So, as some of you know I work for a department in a large university that does a prestigious summer program for extremely talented youth. And it has been phenomenal. I love my office. I love my job. I’m good at what I do. And yes, I stare at a lot of spreadsheets all day and research products and have to manage order/shipment schedules…. But it’s great. (It’s also why I’m not online as much, especially as things are starting to get crazy busy.)
Best thing is: my office lets me geek out. In fact, they support it and join in with me. Case-in-point: Drone Day.
For one of our 4-6th grade programs, we are ordering drones. Parrot AR.Drone 2.0 Power Edition quadcopters to be exact. Five of them.
This is pretty exciting. Drones are still fairly new as far as consumer products, though their prices are dropping. And even though there’s some controversy with the FAA regarding drones, well… I mean, they’re drones. It’s freaking cool.
So when I found out that not only was I buying these for our program, but I’d be the one to get to test them out? I definitely nerded out a bit.
Also: Yes, my desk is tiny and pretty much always covered post-it notes.
On Drone Day, I got the batteries charged and was prepping everything for our flight time. The Power Edition comes with 2 batteries, each with about 30-36 minutes of flight time on them. No, that’s not much, but it’s much much much better than the standard edition.
And since this was for a class, I didn’t customize it with the interchangeable colored propellors. The kiddos can choose that stuff.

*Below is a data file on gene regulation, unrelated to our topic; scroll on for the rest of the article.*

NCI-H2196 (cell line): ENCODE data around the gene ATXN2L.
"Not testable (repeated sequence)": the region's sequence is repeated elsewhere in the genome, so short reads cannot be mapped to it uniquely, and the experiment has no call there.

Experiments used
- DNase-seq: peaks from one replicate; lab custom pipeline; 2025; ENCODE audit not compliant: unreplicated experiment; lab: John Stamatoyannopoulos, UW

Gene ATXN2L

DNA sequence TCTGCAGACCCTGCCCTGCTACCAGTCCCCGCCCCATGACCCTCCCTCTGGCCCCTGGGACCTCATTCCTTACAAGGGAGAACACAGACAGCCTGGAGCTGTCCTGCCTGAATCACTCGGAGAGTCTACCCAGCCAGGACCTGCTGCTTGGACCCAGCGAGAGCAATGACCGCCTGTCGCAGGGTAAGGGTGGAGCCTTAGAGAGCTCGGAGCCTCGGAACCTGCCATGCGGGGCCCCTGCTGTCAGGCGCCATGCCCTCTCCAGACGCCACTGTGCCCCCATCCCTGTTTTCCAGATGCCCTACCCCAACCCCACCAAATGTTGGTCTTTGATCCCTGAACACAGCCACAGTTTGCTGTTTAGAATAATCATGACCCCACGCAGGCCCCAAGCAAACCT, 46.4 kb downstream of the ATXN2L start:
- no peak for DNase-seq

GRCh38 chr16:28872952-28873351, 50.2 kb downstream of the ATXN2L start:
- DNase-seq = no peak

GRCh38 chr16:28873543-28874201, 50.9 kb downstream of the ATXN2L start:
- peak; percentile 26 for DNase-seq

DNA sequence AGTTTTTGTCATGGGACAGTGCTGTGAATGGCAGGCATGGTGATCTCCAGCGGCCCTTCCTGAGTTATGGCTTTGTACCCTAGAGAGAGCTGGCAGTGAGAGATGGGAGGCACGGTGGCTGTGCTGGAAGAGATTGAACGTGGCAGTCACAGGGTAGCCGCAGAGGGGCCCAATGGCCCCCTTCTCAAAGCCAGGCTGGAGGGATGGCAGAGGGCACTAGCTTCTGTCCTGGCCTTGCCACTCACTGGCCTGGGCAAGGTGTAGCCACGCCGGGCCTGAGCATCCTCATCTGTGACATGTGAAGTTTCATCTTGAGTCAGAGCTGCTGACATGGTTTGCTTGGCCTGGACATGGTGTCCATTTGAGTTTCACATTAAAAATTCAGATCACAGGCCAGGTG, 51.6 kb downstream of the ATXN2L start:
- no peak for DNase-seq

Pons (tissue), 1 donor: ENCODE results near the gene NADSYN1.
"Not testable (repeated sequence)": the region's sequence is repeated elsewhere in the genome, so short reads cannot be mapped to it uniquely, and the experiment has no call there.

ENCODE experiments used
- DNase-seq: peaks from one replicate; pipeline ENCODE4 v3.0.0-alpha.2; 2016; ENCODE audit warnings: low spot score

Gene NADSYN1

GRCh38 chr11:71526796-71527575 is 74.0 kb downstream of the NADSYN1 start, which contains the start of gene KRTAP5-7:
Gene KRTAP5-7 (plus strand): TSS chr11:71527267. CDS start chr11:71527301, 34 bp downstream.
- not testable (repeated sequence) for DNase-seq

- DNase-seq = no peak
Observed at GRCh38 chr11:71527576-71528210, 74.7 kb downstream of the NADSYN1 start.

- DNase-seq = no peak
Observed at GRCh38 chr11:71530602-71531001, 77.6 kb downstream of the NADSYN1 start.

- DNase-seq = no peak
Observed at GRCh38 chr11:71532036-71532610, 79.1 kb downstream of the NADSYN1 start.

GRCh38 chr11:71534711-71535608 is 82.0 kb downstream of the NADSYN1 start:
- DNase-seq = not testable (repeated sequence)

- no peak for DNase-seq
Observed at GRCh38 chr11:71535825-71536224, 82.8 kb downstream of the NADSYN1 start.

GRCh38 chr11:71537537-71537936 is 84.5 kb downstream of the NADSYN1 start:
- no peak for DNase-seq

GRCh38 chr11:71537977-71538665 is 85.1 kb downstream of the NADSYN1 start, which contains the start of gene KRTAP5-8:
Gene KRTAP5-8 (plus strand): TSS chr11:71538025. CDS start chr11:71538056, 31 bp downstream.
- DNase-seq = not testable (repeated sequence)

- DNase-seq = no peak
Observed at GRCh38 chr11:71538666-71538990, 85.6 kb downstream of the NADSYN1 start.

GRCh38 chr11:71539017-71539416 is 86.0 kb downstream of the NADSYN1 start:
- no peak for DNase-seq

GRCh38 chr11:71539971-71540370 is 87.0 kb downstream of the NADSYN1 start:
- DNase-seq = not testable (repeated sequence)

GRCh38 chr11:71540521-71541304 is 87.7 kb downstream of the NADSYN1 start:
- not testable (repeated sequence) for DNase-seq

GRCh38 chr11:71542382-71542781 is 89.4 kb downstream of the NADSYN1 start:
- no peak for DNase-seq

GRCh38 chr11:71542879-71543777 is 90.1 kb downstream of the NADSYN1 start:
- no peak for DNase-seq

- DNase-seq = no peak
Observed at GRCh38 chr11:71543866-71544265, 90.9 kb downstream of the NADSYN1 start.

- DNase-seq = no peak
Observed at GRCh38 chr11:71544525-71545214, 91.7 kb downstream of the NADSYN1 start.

After lunch, the office went out to a nearby soccer field, gathered around, and I scared the crap out of them when I hit “take off”. We left the indoor haul on it (the rounded quad-thing you see in the picture above), rather than the exposed outdoor one. With this being our initial flights, I didn’t want to risk the propellers.
First off, these things can be noisy. Not distractingly so, but it definitely makes you understand why there’s no mic on this thing — just the two cameras. Also, it does produce a good amount of air underneath it, like you see from regular helicopters but on a smaller scale of course.
The controls were not completely intuitive, even though I did watch a whole lot of tutorials and read the manual numerous times. And we had a little wind to deal with. But you get the hang of it quickly.
I absolutely wish I could have more time with this machine to really master the controls and navigation. It was so much fun to work with. And I can’t imagine it in an indoor setting where you’re not fighting the wind.
I was zooming it around, we took off the altitude restrictions… and I got it to do flips. Such fun!
And, of course, a quick little office selfie from our back porch. Eventually it’d be nice to just know where the photo button was so I could take one without having to stare at the control panel on my phone.
At the end of our fun, one of my colleagues turned to me and said, “man, we really picked the right person for your position this year!” I am so grateful to be a part of this office, not even for the drones, but just for the amazing people that I work with.